Rule 2.1 of the Model Rules of Professional Conduct provides that lawyers may advise clients about more than just the law, considering other factors such as the "moral, economic, social and political factors" that may be relevant to the client. Family considerations are plainly one of those things.

Although l am stretching a bit here, any client suffering from family dysfunction is a client with diminished capacity, which would allow the lawyer to seek outside expertise and evaluation to protect the client under Rule 1.14(b) of the Rules. How many settlements fail when family emotions take over?

When the lawyer reasonably believes that resentment is fueling the legal conflict or that the conflict is more a method of dealing with the symptoms of some deeper underlying family fault line, then the client deserves to hear the lawyer recommend nonlegal help through family counseling.

Lawyers counseling family businesses cannot forget that zealous advocacy, alone, is often the least effective service. The ethical rules remind us of our right, indeed our duty, to inform the client of our nonadvocacy skills. In short, avoiding traditional advocacy can be the best advocacy of all for the family and the business.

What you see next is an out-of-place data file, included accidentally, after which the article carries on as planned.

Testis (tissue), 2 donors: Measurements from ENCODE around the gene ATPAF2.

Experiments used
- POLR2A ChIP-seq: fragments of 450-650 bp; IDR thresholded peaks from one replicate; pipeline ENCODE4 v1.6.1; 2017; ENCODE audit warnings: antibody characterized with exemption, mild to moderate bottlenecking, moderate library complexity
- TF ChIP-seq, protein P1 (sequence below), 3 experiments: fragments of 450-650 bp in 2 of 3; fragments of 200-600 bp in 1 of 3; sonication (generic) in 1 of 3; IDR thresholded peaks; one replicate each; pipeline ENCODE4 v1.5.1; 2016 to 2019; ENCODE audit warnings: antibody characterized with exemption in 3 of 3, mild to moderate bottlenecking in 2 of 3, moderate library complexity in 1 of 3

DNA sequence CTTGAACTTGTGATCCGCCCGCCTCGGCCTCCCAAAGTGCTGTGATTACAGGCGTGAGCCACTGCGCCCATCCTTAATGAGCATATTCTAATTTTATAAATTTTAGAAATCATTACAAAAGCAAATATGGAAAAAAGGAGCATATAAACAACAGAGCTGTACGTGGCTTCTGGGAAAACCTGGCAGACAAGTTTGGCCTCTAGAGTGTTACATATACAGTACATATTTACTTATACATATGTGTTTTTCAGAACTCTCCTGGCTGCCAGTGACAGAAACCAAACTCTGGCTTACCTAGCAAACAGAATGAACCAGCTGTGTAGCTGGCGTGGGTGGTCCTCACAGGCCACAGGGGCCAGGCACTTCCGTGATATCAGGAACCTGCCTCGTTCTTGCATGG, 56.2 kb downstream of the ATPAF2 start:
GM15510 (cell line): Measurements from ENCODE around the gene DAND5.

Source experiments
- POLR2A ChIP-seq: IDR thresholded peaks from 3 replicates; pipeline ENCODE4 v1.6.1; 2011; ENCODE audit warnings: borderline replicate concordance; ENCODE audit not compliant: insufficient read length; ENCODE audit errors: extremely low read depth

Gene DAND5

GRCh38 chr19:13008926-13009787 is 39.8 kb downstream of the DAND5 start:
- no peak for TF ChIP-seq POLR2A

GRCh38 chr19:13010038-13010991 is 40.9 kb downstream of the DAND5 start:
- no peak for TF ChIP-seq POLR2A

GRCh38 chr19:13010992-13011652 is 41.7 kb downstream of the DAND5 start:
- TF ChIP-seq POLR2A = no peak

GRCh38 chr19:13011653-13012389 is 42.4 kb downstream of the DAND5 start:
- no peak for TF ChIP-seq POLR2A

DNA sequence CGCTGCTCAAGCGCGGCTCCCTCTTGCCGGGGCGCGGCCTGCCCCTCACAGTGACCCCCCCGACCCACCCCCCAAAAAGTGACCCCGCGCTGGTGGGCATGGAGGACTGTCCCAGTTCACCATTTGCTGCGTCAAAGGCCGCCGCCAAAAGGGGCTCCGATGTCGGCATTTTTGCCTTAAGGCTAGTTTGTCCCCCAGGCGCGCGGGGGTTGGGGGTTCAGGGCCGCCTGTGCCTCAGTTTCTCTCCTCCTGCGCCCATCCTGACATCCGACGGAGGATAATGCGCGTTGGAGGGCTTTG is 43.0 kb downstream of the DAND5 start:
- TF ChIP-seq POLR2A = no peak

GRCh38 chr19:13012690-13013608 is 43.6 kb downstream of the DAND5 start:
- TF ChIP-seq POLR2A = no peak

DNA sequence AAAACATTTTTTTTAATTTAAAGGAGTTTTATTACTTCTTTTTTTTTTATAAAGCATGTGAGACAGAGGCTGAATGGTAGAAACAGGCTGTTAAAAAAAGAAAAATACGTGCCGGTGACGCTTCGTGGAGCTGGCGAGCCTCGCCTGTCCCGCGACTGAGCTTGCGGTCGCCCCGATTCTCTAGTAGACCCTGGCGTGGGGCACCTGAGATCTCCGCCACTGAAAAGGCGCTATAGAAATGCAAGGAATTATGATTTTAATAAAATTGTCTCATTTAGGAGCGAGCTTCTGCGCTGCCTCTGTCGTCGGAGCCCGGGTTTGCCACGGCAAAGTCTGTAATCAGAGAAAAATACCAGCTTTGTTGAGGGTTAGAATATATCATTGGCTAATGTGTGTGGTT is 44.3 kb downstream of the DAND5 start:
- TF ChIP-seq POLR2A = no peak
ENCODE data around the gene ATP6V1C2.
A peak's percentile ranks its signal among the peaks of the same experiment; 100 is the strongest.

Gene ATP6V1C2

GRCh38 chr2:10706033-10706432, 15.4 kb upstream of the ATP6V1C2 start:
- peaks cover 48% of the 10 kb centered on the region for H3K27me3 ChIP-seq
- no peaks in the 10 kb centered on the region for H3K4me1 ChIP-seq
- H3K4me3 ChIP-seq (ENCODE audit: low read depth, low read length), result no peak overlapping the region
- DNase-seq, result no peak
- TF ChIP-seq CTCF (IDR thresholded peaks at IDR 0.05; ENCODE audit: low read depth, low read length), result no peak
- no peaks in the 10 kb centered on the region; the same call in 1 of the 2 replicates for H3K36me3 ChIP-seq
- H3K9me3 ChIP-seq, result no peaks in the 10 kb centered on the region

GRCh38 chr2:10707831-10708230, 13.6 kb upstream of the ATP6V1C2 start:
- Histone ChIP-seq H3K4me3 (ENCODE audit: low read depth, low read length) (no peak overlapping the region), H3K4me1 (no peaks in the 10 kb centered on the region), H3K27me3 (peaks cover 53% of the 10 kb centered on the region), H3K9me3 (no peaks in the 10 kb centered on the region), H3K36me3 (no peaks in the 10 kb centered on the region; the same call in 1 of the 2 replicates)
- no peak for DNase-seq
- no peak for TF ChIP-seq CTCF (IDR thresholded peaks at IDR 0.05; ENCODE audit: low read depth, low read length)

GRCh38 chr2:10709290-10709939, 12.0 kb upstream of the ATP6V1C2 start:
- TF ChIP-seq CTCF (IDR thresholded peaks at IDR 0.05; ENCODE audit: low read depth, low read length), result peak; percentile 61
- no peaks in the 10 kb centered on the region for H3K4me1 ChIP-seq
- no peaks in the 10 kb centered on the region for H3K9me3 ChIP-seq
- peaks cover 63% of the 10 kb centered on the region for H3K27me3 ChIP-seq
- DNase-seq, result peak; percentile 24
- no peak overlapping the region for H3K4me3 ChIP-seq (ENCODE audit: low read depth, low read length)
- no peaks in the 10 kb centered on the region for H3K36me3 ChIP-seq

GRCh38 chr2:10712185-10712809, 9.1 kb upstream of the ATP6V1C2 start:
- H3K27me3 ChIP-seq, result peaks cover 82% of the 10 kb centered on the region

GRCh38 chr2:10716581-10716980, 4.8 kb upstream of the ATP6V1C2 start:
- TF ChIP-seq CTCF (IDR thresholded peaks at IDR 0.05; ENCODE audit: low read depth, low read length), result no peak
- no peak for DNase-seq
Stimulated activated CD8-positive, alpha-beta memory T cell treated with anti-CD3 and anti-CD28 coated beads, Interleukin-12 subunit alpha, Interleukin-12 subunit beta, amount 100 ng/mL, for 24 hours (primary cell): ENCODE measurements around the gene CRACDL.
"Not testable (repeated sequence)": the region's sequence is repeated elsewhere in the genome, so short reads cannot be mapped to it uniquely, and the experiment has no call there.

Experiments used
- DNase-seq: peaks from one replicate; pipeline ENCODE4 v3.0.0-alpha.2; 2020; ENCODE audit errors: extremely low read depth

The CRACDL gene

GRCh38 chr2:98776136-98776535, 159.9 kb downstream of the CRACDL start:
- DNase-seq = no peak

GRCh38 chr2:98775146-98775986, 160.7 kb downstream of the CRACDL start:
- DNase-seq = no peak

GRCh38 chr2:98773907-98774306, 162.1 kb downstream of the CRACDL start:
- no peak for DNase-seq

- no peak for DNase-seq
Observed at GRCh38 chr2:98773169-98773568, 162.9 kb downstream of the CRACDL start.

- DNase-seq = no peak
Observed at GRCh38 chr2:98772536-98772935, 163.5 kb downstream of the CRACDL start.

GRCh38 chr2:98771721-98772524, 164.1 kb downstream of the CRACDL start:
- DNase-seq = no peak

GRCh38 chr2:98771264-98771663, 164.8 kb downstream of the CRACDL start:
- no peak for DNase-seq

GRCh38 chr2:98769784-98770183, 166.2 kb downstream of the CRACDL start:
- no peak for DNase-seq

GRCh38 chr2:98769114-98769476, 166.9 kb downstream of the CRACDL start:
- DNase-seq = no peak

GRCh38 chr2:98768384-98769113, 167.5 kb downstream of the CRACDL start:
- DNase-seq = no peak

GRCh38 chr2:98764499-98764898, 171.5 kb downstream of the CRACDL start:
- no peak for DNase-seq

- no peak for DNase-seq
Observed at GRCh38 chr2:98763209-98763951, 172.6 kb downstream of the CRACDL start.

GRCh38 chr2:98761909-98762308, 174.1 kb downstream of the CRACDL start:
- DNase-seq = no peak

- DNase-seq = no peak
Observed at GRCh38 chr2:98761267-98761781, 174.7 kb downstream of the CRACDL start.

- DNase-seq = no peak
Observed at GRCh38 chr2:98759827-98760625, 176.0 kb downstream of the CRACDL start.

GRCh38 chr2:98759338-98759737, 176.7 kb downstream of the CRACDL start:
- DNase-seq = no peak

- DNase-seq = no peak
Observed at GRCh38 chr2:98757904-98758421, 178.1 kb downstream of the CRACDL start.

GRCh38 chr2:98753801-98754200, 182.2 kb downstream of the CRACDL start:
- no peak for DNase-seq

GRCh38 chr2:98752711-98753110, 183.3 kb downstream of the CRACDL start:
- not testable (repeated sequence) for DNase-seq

First, Do No Harm - The First Stage of Family Business Conflict

The medical profession has an ethical rule, the Latin expression "Primum, non nocere" (First, do no harm). In the context of a potential family business conflict, what does this mean? l suggest the following:

1. Express more than the usual skepticism of the net benefit of litigation (or other aggressive legal action).

2. Do not fan the flames of family resentment.

3. Strongly encourage the client to get nonlegal assistance, including family counselors.

4. Set the tone with opposing counsel that invites a reciprocal spirit of dispute avoidance and conciliation.

5. Consider win-win solutions that benefit your client and keep family harmony as a fundamental part of the strategy.

In the initial interview, when litigation possibilities are being assessed, a lawyer does not know whether he or she is going to be a zealous advocate or a sensitive negotiator. The lawyer ought to encourage patient negotiation with the client as far as he or she can in the family setting, before firing the cannon. None of this is to suggest that the client is not entitled to a full exploration and description of legal rights and obligations. In fact, the contrary is true. It is precisely when one is promoting negotiation and conciliation that one has to be most aggressive in laying out in extreme form the possible benefits that a full-blown assertion of rights might bring. Then you are in a position to say that even in the best case scenario, the law might not yield a gratifying outcome.

Ideally, when the first clouds of conflict begin to gather, a family should engage a consultant on family dynamics and a lawyer-mediator. This course is totally counterintuitive. Everyone's natural reaction is to run off and hire a lawyer and head for the ramparts, which may be a wise thing to do, but it is unwise to leave it just there. Without excluding the benefits of individual counsel for each member of the family with a stake in the game, a wise family retains a family dynamics consultant and lawyer-mediator as early as possible for the following reasons: